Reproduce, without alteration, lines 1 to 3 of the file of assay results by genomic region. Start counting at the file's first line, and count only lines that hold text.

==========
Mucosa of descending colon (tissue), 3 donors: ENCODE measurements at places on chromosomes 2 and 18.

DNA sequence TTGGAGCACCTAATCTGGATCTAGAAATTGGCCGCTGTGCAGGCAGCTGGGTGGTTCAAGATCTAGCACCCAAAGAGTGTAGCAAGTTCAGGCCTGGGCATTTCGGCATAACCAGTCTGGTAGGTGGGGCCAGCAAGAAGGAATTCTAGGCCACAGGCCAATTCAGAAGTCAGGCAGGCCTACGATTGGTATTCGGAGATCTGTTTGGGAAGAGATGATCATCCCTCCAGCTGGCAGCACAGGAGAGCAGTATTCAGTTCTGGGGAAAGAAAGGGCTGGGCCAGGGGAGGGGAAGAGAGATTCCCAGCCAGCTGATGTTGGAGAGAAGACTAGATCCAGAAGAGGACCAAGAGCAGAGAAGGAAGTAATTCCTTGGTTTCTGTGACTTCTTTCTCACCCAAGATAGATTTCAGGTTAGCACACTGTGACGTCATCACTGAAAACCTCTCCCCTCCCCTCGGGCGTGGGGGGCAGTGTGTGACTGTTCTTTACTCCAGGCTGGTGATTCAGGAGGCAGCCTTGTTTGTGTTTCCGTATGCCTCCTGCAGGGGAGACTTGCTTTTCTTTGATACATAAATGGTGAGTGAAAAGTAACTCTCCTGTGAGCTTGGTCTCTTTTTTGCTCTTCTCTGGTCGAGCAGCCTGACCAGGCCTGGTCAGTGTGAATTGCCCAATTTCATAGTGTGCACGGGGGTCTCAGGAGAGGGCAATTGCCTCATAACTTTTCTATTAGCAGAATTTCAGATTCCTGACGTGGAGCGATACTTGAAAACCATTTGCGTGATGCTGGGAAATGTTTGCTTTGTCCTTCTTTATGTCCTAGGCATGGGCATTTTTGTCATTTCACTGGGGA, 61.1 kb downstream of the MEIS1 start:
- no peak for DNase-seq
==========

Mucosa of descending colon (tissue), 3 donors: ENCODE measurements at places on chromosomes 2 and 18.

DNA sequence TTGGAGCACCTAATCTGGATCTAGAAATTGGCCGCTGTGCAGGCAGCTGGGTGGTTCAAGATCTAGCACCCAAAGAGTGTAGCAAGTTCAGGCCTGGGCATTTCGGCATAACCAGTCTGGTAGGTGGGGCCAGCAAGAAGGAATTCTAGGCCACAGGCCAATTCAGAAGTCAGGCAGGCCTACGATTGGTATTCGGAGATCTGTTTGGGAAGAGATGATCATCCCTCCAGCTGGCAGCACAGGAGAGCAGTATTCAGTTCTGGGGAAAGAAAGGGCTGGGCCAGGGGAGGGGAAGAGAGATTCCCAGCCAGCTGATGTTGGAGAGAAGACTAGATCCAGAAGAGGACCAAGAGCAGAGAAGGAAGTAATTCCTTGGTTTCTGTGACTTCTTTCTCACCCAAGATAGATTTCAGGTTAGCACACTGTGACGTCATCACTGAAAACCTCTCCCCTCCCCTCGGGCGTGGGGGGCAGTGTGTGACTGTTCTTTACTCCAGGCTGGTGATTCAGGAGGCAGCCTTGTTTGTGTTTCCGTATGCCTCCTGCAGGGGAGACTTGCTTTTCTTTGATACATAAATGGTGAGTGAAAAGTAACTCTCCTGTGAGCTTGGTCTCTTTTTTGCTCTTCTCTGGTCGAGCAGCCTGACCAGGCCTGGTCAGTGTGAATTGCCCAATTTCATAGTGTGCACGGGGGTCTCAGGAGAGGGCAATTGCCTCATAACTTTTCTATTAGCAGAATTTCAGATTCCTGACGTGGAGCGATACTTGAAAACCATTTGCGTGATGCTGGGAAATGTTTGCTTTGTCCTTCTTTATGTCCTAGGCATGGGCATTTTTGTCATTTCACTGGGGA, 61.1 kb downstream of the MEIS1 start:
- no peak for DNase-seq